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Is Your Provider Data Helping or Hurting You?

Provider Directory

Even though improving the quality and robustness of provider data has become a top priority for healthcare organizations, many still believe their data quality is low. As shown in the figure below, one third of the respondents to a HIMSS survey1 of healthcare executives said that 21% or more of their organization’s provider directory data is of poor quality.

bar graph - Provider Data Poor Data Chart
Estimation of poor quality data (inaccuracies, operational inefficiencies, etc.)
Provider Data error issues

Why should you invest in improving your provider data?

When we look at top priorities for health systems, many of them rely on having good, clean provider data. When asked, which of the following are challenges or barriers that you are trying to solve for with your provider data management system? The top answers were:

  • Improving patient experience/satisfaction
  • Patient Engagement
  • Referral management – which is about revenue growth.
bar graph - Provider Data

Improving Patient Experience & Patient Engagement

Today’s consumers are not shy about voting with their feet, so if they have a bad digital experience interacting with your provider directory, they may just move on to the next provider that makes it easier. As patients interact with different entry points into your organization, physical and virtual, they expect the same experience with each. But that isn’t always the case. Often, because of data limitations, the digital front door is not as welcoming as the lobby. Cleaning up your provider information can be the first step in improving that experience, since the first step through the digital front door is often looking for provider information.

Referral Management – Generating Revenue

Good provider information can help guide referrals, keep patients in network and preventing leakage. If your referral coordinator has bad information about which specialists are in network, and your patient gets sent to them, the financial implications are significant. The patient might get charged out of network costs, which could lead them to leave your practice. You’ve also missed the opportunity to keep them in your health system’s network and earn revenue for that visit.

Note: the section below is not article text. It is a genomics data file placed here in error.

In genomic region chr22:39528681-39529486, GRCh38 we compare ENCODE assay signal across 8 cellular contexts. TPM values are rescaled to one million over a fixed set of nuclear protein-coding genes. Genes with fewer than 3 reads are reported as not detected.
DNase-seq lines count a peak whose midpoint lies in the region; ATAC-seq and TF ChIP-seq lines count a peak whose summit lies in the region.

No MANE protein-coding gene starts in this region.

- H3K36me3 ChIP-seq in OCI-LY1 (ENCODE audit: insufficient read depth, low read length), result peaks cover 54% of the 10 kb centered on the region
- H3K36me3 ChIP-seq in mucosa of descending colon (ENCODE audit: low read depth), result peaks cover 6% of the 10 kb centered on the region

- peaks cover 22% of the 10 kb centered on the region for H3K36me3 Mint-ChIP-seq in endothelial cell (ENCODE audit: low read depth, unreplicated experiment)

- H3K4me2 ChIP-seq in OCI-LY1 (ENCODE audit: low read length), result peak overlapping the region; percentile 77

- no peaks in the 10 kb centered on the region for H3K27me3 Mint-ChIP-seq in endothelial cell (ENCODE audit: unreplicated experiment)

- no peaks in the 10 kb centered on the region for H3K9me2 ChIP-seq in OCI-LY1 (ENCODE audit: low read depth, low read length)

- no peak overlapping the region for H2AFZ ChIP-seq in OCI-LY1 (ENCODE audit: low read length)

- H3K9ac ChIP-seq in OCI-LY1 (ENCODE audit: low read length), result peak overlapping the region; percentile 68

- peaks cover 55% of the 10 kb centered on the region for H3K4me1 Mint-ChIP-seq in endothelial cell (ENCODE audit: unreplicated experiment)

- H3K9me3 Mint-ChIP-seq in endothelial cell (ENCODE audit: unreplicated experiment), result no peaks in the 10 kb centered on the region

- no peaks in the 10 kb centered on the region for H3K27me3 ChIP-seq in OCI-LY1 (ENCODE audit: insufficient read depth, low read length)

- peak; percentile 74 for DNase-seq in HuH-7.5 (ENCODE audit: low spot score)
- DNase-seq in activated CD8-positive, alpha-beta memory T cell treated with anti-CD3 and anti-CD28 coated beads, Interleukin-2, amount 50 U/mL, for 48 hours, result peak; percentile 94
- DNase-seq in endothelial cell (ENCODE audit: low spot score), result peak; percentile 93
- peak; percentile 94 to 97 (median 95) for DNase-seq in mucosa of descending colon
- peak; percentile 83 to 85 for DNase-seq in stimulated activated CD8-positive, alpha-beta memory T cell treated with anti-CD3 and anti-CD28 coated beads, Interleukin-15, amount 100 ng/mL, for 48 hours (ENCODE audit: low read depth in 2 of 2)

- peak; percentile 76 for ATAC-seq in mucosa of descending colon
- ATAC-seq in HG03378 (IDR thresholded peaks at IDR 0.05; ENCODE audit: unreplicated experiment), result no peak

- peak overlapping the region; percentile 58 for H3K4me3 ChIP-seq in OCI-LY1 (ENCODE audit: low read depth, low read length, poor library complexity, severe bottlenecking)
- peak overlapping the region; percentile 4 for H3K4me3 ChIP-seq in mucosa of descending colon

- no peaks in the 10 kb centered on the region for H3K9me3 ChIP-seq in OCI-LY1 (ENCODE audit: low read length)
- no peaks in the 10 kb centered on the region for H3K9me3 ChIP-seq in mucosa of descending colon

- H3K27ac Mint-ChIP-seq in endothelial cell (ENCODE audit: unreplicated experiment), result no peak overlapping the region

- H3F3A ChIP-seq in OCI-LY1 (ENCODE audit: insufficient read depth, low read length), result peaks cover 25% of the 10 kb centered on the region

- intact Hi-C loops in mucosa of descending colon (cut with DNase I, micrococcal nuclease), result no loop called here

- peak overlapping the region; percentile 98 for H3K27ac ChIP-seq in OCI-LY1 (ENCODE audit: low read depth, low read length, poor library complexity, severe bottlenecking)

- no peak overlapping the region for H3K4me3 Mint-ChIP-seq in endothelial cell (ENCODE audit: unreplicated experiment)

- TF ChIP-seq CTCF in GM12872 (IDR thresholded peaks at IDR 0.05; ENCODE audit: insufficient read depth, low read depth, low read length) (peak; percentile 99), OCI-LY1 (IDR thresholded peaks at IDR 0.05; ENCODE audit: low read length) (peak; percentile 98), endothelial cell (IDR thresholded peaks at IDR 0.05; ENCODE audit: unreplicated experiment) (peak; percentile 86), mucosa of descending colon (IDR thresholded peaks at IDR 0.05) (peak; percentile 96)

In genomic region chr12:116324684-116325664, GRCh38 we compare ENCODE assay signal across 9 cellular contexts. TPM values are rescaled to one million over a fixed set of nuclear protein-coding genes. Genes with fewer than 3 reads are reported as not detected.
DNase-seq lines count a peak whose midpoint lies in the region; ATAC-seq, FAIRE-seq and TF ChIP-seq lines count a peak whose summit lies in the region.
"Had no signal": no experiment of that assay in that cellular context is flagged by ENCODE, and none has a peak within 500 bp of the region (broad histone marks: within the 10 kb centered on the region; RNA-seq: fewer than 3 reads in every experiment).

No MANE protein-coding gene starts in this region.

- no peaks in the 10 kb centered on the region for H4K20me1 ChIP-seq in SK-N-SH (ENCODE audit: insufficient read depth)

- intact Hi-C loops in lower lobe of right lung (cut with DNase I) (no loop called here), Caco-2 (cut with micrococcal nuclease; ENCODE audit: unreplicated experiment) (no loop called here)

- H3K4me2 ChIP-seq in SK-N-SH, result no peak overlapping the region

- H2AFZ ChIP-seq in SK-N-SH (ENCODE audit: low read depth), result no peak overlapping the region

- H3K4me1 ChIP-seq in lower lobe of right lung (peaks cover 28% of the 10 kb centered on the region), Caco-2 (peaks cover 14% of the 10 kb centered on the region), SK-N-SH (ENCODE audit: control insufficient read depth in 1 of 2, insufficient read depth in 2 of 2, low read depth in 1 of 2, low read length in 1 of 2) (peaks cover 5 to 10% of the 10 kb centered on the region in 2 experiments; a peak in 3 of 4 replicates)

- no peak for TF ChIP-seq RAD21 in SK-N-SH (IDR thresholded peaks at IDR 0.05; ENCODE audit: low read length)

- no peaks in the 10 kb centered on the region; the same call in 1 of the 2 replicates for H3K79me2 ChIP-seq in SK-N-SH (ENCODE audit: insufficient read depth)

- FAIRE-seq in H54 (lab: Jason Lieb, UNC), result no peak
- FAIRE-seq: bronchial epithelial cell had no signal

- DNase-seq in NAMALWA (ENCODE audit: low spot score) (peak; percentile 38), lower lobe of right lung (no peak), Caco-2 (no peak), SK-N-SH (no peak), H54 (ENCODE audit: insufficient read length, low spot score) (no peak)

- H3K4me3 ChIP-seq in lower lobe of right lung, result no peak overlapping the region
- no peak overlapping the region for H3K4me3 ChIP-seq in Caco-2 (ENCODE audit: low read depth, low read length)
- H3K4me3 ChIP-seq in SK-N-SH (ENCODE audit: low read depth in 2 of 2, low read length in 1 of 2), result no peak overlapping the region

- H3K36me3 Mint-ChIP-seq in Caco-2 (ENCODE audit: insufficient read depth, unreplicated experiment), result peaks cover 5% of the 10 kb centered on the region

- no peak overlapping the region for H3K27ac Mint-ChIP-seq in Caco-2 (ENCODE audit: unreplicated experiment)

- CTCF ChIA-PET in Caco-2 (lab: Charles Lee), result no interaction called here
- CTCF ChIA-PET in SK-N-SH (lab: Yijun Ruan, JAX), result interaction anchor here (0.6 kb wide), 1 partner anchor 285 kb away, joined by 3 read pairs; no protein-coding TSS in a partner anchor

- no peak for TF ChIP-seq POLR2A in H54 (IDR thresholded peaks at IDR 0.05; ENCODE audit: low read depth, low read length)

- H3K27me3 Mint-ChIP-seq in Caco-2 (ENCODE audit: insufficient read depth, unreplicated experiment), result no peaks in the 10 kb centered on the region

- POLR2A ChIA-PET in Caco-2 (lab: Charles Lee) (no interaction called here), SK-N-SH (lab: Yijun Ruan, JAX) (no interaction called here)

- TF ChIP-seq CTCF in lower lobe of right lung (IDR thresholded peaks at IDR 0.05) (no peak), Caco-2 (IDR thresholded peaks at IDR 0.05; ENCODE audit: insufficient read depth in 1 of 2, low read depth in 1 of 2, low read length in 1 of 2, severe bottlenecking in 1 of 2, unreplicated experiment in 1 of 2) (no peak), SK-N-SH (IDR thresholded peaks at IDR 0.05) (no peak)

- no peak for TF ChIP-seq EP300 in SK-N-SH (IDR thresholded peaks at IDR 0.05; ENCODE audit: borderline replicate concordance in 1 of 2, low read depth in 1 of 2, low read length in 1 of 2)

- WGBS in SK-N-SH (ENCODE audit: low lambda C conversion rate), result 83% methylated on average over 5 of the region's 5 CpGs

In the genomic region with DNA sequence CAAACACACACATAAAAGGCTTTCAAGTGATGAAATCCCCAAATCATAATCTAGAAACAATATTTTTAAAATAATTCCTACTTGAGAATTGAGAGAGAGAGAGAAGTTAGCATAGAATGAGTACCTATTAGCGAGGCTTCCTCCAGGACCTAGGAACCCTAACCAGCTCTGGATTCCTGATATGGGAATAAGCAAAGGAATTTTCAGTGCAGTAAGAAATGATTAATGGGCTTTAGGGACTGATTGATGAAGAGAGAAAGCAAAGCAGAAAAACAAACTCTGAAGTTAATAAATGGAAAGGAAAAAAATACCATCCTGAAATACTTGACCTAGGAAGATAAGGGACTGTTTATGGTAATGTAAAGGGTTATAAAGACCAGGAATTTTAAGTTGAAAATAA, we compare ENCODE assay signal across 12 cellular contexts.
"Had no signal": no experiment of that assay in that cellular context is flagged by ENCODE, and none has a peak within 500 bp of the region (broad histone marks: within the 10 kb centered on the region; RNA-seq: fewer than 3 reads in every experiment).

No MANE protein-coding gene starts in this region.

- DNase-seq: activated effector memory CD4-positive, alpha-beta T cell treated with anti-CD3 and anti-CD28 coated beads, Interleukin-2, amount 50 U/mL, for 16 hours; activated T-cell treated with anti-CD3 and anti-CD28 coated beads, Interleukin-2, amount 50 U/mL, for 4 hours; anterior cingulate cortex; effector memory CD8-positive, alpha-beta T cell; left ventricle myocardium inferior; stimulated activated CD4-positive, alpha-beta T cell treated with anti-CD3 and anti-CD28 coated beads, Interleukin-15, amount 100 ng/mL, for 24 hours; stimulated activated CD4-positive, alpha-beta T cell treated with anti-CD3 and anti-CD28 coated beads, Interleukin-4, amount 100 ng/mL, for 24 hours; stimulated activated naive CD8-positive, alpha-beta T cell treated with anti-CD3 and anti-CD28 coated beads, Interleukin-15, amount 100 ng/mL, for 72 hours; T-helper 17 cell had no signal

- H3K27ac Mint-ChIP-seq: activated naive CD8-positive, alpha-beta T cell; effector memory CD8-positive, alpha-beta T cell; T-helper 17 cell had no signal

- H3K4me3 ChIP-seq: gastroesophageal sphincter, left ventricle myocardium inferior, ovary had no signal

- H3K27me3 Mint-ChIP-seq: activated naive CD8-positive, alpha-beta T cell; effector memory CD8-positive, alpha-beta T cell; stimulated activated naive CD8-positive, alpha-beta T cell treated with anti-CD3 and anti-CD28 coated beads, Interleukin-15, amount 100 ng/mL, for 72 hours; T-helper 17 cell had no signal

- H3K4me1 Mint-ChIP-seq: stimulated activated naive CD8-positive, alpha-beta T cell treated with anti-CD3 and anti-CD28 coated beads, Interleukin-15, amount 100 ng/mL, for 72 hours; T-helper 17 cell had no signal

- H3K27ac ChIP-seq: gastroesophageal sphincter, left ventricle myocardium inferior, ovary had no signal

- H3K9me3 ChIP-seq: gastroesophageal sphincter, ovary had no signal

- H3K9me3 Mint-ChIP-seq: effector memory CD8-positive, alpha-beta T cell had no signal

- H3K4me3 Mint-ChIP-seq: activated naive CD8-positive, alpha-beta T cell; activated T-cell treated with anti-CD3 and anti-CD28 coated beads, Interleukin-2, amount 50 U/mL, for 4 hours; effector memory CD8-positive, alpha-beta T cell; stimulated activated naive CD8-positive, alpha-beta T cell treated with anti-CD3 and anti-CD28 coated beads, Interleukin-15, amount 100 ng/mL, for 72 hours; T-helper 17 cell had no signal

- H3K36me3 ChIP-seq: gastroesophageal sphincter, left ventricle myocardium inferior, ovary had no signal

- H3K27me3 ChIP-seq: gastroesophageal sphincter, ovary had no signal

Referral leakage affects a hospital’s financial health. The cost of referral leakage for health care systems in the United States is estimated at upwards of $97 million for every 100 affiliated physicians, which contributes to a 20% loss of a health care system’s annual revenue. In fact, a recent healthcare innovation article noted that most health care systems lose an average of $200 to $500 million to competitors each year due to outward migration of patients.

Regulatory Requirements – Keeping the Unexpected Costs at Bay

Although not high on the list of responses to the HIMSS survey, an unexpected audit and a fine can really set your organization back. For payers and providers the provider directory provisions of the No Surprises Act, calls for accurate provider information and potential costs for both payers and providers. For health plans, inaccurate data can lead to problems with Network Adequacy or fines from the State and Federal government. Regulations enable CMS to fine insurers up to $25,000 per Medicare beneficiary for errors in Medicare Advantage plan directories and up to $100 per beneficiary for mistakes in plans sold on

If you think about the many activities that require provider information – scheduling, referrals, billing, analytics and reporting, consumer engagement and many more – it’s surprising that more organizations haven’t invested in clean provider data.